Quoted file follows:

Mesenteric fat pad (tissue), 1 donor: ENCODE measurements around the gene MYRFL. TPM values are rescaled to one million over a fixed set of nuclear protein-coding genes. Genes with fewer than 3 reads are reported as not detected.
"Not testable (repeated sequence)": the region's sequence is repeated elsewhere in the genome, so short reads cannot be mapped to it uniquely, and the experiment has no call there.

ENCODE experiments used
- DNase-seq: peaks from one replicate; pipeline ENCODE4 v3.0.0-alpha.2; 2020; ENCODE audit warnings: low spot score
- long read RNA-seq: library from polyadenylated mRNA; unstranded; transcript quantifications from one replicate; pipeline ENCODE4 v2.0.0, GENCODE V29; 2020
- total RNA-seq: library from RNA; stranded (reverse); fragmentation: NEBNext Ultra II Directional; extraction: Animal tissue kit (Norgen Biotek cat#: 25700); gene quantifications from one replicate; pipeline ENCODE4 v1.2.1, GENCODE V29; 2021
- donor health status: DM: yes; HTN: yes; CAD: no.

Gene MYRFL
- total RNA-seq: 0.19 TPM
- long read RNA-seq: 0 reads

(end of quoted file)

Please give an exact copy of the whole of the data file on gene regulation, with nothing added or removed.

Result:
Mesenteric fat pad (tissue), 1 donor: ENCODE measurements around the gene MYRFL. TPM values are rescaled to one million over a fixed set of nuclear protein-coding genes. Genes with fewer than 3 reads are reported as not detected.
"Not testable (repeated sequence)": the region's sequence is repeated elsewhere in the genome, so short reads cannot be mapped to it uniquely, and the experiment has no call there.

ENCODE experiments used
- DNase-seq: peaks from one replicate; pipeline ENCODE4 v3.0.0-alpha.2; 2020; ENCODE audit warnings: low spot score
- long read RNA-seq: library from polyadenylated mRNA; unstranded; transcript quantifications from one replicate; pipeline ENCODE4 v2.0.0, GENCODE V29; 2020
- total RNA-seq: library from RNA; stranded (reverse); fragmentation: NEBNext Ultra II Directional; extraction: Animal tissue kit (Norgen Biotek cat#: 25700); gene quantifications from one replicate; pipeline ENCODE4 v1.2.1, GENCODE V29; 2021
- donor health status: DM: yes; HTN: yes; CAD: no.

Gene MYRFL
- total RNA-seq: 0.19 TPM
- long read RNA-seq: 0 reads